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Ashley Kahn: Meet the Professor

JazzTimes contributor Ashley Kahn looks back at the 15-year evolution of his teaching approach and recounts some recent educational adventures on two continents

Ashley Kahn gives a lecture to students in Siena, Italy
Ashley Kahn gives a lecture to students in Siena, Italy (photo: Francesco Martinelli)

These days, the name for what I teach is either Non-Performance Studies or Emergent Media. When I started teaching, only 15 years ago, it was simply Music History and Criticism. A big part of the challenge and the fun—if one cares to look at it that way—of being a music instructor is riding the waves of change that continue to wash through the world of music instruction and academia in general.

The university courses I first created for music majors and general college students alike—players and non-players, jazz-focused or not—were specific to artists and styles: Miles Davis, Kind of Blue, and Modern Jazz. Paul Simon, Graceland, and “World” Music. John Coltrane, Spirituality, and A Love Supreme. Led Zeppelin, Electric Blues, and Hard Rock. The syllabi consciously balanced contemporaneous articles and reviews with more contemporary views. I employed video clips of historical performances, excerpts from recent documentaries, and lots of music, old and new. I treated the artists and albums as doorways into more expansive perspectives, considering creative triumphs and controversies, and finding connections to and parallels in today’s music scene.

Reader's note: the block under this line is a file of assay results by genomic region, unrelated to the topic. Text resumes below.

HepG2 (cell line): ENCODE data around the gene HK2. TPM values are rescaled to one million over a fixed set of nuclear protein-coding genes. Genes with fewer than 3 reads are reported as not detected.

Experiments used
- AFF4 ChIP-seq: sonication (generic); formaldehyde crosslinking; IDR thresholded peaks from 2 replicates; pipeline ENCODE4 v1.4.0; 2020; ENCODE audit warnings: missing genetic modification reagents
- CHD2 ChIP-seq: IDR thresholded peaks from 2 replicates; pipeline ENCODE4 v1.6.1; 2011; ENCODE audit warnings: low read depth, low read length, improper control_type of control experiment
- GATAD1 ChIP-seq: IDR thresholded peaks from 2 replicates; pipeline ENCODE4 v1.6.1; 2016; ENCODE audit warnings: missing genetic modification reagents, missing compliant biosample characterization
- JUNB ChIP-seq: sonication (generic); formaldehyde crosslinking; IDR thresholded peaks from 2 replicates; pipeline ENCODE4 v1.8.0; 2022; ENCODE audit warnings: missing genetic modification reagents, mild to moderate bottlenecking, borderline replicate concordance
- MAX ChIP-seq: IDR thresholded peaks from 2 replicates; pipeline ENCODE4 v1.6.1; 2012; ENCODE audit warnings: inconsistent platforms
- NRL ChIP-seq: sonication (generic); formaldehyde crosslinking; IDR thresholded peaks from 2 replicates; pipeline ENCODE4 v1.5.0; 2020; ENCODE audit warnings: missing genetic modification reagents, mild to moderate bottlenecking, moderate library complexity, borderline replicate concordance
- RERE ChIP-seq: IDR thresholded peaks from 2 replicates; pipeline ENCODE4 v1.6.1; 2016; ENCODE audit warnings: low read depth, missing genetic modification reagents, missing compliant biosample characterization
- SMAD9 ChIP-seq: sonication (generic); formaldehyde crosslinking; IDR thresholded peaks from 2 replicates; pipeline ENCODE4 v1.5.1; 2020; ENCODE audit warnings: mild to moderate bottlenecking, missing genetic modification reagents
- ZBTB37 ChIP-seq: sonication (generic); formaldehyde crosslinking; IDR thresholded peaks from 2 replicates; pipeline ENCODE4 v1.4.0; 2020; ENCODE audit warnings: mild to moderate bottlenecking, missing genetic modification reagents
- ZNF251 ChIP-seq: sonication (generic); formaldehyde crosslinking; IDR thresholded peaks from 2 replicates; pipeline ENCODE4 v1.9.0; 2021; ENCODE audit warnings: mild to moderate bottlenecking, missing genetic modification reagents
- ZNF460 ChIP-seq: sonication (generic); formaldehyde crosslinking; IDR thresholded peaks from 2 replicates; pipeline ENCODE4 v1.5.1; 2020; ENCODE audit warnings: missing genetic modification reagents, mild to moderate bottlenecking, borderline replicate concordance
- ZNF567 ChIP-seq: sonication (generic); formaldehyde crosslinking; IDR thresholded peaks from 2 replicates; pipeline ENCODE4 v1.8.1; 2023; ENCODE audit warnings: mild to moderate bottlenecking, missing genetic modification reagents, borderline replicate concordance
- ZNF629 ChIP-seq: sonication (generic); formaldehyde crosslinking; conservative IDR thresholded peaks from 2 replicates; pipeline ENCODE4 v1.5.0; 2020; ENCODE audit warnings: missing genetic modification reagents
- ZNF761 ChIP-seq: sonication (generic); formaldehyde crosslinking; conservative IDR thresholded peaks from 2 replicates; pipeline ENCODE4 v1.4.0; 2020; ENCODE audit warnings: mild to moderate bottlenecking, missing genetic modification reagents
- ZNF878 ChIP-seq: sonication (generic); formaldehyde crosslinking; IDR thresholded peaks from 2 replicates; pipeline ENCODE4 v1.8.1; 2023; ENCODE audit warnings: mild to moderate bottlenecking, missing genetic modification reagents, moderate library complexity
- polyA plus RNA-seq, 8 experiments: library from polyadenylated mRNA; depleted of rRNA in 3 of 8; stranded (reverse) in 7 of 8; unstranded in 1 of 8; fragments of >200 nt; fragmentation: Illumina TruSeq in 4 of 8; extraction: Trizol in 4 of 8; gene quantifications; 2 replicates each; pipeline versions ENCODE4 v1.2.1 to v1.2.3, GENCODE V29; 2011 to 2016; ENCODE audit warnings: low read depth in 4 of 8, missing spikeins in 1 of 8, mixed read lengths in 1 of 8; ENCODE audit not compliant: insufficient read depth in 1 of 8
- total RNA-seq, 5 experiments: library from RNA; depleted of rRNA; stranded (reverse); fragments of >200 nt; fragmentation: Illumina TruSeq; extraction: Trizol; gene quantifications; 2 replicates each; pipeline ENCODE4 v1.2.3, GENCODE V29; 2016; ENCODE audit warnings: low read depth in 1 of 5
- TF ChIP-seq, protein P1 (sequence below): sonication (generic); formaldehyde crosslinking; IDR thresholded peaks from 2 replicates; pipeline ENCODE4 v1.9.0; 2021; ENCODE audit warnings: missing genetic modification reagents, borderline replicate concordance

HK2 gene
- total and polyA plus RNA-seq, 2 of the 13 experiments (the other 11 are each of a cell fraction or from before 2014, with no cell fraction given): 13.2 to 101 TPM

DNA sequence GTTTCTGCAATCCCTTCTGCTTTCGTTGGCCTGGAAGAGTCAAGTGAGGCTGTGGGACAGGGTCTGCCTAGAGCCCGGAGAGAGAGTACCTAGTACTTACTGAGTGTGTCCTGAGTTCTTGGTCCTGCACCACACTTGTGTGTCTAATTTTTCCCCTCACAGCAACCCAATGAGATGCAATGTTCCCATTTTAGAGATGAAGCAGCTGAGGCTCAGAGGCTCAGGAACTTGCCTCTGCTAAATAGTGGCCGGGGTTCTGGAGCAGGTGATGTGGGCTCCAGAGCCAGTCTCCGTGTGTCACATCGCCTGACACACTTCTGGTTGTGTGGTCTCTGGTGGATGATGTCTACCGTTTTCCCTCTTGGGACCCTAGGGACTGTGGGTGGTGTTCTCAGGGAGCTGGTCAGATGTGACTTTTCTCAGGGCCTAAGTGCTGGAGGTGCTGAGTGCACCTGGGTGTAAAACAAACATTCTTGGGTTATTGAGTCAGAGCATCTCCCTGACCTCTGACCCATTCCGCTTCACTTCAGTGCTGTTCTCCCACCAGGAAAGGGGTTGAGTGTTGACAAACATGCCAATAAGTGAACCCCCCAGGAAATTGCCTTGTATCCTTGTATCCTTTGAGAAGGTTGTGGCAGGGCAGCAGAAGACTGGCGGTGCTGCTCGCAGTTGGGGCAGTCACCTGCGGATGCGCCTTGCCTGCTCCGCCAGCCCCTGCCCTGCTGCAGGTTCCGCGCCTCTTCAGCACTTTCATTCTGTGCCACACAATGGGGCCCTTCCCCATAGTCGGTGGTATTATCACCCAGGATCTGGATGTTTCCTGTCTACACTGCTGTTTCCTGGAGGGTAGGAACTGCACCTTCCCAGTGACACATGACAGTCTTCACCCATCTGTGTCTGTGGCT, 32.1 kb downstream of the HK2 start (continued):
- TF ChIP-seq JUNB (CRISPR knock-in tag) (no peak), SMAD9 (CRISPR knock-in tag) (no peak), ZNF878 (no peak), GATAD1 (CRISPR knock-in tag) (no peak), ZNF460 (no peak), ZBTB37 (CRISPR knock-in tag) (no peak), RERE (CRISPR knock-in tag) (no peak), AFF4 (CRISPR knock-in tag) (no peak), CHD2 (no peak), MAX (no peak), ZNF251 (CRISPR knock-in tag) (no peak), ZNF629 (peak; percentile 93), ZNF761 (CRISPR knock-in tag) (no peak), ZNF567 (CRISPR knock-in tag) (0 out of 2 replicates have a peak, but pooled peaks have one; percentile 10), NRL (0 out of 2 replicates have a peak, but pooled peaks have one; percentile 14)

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Originally Published

Ashley Kahn

Ashley Kahn is a Grammy-winning American music historian, journalist, producer, and professor. He teaches at New York University’s Clive Davis Institute for Recorded Music, and has written books on two legendary recordings—Kind of Blue by Miles Davis and A Love Supreme by John Coltrane—as well as one book on a legendary record label: The House That Trane Built: The Story of Impulse Records. He also co-authored the Carlos Santana autobiography The Universal Tone, and edited Rolling Stone: The Seventies, a 70-essay overview of that pivotal decade.